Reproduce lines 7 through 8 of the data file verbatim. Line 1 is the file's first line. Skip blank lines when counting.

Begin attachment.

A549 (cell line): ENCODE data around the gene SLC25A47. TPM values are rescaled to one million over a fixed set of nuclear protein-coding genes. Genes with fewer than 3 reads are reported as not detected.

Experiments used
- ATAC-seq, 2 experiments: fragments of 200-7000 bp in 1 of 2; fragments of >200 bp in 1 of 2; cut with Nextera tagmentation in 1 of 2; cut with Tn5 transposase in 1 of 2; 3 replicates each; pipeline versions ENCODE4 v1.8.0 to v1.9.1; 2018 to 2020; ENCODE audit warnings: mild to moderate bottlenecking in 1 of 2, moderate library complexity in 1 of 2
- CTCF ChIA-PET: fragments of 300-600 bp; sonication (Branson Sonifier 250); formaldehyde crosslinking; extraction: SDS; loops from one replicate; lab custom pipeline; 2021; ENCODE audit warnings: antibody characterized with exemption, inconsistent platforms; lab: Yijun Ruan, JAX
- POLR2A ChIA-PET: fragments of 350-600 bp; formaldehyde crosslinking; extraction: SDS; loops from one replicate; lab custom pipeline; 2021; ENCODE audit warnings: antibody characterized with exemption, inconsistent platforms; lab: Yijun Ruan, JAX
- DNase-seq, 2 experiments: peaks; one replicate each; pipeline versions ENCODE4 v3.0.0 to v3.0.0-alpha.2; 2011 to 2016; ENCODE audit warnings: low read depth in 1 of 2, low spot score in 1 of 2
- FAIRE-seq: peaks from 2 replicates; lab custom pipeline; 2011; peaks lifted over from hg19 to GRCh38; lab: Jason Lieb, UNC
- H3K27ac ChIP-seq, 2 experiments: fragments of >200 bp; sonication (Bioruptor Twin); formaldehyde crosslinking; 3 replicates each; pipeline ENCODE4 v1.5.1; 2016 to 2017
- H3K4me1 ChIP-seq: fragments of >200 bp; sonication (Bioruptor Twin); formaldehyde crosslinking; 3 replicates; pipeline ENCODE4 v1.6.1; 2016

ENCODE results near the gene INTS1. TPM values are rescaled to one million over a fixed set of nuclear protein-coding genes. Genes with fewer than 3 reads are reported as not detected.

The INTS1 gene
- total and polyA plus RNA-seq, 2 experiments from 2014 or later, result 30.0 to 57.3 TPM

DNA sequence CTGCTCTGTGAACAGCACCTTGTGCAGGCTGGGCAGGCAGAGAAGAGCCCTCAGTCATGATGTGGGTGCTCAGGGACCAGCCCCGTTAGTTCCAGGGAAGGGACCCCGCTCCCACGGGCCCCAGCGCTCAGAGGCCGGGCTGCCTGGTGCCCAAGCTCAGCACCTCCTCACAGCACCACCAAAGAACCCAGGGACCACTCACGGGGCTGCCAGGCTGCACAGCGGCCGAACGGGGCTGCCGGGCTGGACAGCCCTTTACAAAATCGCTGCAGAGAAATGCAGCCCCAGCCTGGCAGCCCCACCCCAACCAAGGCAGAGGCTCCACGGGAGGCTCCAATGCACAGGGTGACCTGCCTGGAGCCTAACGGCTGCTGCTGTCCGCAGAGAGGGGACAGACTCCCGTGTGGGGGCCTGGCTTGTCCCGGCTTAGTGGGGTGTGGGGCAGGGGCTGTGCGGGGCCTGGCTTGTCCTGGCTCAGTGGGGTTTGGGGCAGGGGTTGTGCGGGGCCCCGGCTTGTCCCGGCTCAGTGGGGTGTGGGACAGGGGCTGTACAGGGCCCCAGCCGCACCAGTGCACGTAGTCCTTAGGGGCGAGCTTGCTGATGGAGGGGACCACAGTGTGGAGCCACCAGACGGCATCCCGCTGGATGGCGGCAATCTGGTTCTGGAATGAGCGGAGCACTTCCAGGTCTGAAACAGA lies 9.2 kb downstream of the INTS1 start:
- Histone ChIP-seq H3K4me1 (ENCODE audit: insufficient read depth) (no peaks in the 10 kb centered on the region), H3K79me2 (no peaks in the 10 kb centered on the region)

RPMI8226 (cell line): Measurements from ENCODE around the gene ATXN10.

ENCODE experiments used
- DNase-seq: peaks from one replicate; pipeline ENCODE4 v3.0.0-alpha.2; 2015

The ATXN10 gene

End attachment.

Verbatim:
- FAIRE-seq: peaks from 2 replicates; lab custom pipeline; 2011; peaks lifted over from hg19 to GRCh38; lab: Jason Lieb, UNC
- H3K27ac ChIP-seq, 2 experiments: fragments of >200 bp; sonication (Bioruptor Twin); formaldehyde crosslinking; 3 replicates each; pipeline ENCODE4 v1.5.1; 2016 to 2017